More than anything, Lila Unruh of Durham said, it’s the fellowship in which the value lies.
Unruh is the Chairman of Senior Citizens of Marion County, Inc., an organization composed of an amalgam of representatives from various committees and boards. The group meets monthly in different towns around the county and brings the fellowship — and information on resources for seniors — with them.
“I think that’s the big thing with older people, we just enjoy the friendship so much,” Unruh said.
The group’s bylaws mirror that sentiment. The board’s purpose is to keep informed of the needs of Marion County seniors, and to coordinate and promote implementation of services, activities, and fellowship that contribute to “a more meaningful life and well-being of older persons.”
Gayla Ratzlaff of Hillsboro, head of the county department of aging and ex-official member of the SCMC board of directors, is a tax professional, and many access Ratzlaff’s tax services through the board, Unruh said.
Unruh said even if it’s helping someone that has trouble keeping up with their rent, the board will do whatever it can.
The board is also a hub for area senior centers.
“We are supporting the senior centers in our area because a lot of the same issues happening in one senior center are maybe happening in another,” Ratzlaff said. “Through that they can find out how other centers are working or what are they doing.”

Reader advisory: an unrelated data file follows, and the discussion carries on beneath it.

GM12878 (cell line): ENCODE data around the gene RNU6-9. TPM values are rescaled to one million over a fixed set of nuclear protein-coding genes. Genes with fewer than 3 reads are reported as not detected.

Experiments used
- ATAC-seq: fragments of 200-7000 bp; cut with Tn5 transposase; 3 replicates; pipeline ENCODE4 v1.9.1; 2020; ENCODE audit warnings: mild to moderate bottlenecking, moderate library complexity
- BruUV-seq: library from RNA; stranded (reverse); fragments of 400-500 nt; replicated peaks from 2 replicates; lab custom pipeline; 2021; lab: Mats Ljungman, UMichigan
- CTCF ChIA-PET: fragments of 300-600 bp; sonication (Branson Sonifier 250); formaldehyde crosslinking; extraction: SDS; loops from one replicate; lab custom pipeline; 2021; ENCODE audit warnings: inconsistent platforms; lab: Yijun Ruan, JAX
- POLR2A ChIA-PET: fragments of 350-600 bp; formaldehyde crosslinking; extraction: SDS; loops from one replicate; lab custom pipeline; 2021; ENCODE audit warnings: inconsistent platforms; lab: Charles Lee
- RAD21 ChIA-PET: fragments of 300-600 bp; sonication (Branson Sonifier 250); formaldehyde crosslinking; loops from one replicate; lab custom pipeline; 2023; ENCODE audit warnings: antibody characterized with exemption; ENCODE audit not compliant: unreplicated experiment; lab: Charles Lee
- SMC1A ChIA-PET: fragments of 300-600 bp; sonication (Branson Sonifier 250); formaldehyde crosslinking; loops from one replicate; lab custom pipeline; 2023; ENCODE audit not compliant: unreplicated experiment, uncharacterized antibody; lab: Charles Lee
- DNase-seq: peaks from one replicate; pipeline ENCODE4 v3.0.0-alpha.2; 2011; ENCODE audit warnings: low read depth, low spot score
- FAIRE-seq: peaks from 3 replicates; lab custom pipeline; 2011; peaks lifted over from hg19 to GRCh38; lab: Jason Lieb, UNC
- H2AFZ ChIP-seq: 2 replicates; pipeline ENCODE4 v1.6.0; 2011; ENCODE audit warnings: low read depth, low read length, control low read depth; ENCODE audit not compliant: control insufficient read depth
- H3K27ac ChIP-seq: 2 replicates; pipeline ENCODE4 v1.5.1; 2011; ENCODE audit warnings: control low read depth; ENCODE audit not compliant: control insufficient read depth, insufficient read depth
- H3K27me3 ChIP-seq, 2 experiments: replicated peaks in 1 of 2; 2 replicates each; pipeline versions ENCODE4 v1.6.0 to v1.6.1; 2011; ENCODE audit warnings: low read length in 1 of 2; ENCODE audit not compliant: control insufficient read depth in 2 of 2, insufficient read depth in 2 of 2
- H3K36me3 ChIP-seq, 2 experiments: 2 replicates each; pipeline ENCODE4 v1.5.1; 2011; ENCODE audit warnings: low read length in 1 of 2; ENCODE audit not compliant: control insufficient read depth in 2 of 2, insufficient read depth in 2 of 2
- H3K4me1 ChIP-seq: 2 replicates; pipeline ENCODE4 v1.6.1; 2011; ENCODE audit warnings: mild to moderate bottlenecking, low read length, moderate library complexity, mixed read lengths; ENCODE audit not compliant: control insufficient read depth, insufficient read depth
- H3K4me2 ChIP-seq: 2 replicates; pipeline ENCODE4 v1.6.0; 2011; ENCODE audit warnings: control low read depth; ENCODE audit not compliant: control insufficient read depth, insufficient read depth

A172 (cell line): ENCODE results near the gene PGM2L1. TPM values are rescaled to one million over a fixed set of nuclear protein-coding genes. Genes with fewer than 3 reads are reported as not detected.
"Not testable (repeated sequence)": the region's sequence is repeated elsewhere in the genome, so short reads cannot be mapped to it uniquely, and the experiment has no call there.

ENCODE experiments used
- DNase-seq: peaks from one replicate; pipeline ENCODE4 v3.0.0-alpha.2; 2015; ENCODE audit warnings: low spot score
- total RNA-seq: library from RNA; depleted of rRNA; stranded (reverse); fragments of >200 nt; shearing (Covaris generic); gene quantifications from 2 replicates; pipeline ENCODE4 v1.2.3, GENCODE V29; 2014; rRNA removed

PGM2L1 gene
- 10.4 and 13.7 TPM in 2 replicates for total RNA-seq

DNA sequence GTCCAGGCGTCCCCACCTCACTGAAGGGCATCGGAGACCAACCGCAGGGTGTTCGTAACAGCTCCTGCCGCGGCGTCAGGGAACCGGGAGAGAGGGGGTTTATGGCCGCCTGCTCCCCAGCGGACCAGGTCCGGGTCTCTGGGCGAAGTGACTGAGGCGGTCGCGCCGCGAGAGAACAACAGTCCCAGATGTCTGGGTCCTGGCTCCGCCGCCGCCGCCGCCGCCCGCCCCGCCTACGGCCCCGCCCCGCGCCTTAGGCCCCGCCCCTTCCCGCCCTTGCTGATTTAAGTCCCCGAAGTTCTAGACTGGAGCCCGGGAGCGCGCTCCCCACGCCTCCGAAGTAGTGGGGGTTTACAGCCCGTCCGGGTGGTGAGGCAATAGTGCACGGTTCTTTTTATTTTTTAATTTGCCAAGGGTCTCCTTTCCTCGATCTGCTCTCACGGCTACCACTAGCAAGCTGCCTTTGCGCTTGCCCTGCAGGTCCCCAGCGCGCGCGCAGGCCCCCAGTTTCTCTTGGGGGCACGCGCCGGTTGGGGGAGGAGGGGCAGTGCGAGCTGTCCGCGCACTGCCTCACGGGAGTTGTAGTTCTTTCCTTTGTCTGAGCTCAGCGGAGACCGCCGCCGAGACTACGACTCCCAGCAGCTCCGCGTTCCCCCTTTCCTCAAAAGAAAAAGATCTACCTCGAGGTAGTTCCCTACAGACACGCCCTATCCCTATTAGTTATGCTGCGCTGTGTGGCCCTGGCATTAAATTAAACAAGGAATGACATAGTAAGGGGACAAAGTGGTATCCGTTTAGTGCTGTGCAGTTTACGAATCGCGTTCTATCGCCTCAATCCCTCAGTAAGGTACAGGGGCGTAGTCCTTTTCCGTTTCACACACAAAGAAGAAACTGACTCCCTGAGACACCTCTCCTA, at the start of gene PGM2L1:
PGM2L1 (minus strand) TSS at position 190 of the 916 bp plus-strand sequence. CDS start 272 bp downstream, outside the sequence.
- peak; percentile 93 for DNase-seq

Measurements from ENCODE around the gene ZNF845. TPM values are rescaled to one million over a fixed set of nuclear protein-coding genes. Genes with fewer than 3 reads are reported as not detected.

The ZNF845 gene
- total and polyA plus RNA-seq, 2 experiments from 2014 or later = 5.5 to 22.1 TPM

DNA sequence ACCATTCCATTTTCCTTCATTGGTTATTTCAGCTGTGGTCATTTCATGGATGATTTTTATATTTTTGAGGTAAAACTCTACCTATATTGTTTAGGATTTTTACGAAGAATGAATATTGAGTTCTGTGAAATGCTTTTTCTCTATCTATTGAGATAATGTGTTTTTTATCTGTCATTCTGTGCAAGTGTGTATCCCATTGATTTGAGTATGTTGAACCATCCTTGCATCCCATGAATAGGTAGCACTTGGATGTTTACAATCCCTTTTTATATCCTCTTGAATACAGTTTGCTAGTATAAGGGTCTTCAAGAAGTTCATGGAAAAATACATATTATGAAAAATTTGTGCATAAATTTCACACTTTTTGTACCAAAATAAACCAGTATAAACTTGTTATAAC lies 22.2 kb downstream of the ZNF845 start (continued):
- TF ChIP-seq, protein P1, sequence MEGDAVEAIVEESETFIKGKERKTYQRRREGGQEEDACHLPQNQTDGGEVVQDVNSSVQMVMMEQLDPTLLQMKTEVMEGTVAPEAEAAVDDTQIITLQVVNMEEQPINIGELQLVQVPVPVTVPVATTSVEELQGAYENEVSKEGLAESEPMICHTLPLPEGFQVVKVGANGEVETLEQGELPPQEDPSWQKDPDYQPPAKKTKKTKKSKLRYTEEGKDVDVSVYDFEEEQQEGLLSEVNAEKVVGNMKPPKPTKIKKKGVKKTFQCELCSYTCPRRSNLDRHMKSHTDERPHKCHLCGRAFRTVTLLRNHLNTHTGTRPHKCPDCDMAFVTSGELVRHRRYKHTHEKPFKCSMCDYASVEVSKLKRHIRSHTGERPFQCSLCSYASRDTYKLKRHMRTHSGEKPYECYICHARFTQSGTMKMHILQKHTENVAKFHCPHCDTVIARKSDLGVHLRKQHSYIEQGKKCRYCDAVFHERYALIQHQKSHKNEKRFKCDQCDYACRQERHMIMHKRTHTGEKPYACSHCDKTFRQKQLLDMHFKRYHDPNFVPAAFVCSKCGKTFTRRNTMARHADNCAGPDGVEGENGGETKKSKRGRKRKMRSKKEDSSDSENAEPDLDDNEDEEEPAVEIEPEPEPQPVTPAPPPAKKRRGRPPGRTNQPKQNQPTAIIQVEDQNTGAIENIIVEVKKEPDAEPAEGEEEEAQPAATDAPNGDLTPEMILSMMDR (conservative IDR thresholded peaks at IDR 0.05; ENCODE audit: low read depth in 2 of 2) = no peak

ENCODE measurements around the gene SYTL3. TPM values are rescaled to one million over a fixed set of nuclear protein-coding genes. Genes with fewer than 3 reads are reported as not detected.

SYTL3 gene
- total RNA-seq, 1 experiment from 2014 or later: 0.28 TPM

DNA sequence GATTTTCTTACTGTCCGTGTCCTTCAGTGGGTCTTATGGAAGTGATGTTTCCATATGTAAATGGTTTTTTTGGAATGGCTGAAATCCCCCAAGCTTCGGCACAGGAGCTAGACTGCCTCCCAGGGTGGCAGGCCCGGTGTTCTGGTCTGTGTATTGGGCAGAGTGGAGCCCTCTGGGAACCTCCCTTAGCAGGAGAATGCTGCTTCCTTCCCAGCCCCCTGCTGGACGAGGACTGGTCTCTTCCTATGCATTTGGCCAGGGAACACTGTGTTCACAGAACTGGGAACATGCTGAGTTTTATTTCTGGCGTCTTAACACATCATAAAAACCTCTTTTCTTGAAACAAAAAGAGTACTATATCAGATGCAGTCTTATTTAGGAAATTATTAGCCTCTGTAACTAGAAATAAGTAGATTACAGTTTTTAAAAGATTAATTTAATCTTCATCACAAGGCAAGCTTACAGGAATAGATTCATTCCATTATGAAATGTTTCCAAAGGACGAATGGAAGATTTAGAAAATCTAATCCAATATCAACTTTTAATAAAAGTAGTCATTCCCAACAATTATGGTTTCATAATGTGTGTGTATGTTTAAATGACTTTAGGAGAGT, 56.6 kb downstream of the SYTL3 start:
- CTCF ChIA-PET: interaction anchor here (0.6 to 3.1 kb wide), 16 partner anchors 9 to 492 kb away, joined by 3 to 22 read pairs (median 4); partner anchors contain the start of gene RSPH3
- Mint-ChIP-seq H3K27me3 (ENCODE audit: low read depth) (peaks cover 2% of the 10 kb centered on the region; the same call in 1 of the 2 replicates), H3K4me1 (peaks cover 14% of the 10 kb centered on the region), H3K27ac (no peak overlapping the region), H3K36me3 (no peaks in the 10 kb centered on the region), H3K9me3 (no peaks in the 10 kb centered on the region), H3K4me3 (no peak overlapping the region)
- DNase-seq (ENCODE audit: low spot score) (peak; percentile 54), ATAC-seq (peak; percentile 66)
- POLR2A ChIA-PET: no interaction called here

In addition to working within the community, the group works with state and federal legislators to lobby on behalf of senior citizens.
Former Marion mayor Mary Olson was selected to be the county’s Silver Haired Legislator. The group meets in September with legislators on the state level to forward desires of senior citizens from all over the state.
North Central Flint Hills Area Agency on Aging board members Sue Clough and Barbara Smith also report to SCMC.
The meetings consist largely of hearing reports, Ratzlaff said.
“It’s an informational meeting that happens and then that information is given to people who go back and share it with their individual groups,” she said.
But it’s also free refreshments, a lunch, and an opportunity to bond with seniors throughout the county.
“It’s just amazing the friendships that developed between the group, myself and others,” Unruh said. “They just remain friends.”